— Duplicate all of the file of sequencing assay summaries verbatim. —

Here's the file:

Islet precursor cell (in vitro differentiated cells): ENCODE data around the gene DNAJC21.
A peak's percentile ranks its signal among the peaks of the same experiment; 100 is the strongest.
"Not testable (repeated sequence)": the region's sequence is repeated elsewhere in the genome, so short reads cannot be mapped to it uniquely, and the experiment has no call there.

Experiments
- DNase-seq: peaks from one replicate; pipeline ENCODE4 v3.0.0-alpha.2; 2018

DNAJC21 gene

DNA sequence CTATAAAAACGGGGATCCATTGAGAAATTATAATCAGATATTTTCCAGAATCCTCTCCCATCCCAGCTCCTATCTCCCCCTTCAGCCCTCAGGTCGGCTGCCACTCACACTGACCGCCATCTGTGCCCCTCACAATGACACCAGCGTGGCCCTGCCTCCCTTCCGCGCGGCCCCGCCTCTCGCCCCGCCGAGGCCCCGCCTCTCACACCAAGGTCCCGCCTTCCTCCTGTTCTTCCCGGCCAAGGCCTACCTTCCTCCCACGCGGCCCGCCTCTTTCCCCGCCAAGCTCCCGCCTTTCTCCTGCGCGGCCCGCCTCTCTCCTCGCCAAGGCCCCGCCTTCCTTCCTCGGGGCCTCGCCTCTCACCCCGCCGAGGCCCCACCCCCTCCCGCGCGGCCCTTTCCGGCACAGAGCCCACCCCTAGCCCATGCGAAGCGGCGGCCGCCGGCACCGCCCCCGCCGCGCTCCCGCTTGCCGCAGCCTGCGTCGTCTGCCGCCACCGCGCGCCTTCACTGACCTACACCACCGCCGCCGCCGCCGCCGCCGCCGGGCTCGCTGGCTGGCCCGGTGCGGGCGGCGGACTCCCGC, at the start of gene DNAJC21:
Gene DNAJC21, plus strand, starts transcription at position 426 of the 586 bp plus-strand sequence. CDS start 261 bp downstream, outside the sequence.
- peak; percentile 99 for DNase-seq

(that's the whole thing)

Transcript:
Islet precursor cell (in vitro differentiated cells): ENCODE data around the gene DNAJC21.
A peak's percentile ranks its signal among the peaks of the same experiment; 100 is the strongest.
"Not testable (repeated sequence)": the region's sequence is repeated elsewhere in the genome, so short reads cannot be mapped to it uniquely, and the experiment has no call there.

Experiments
- DNase-seq: peaks from one replicate; pipeline ENCODE4 v3.0.0-alpha.2; 2018

DNAJC21 gene

DNA sequence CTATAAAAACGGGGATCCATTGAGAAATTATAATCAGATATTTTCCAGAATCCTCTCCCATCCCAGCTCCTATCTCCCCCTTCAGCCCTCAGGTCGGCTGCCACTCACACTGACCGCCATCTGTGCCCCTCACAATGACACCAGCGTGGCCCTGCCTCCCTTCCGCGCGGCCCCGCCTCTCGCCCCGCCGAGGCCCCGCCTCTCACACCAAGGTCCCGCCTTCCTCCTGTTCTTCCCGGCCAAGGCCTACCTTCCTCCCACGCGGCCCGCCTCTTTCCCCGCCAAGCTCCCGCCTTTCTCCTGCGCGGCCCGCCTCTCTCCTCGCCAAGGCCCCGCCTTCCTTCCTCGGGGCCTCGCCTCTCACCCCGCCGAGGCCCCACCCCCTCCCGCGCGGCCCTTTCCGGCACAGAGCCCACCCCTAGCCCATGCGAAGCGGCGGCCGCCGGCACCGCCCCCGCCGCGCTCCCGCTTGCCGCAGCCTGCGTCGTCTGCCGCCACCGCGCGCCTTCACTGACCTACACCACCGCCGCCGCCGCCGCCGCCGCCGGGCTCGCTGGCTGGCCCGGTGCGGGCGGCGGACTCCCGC, at the start of gene DNAJC21:
Gene DNAJC21, plus strand, starts transcription at position 426 of the 586 bp plus-strand sequence. CDS start 261 bp downstream, outside the sequence.
- peak; percentile 99 for DNase-seq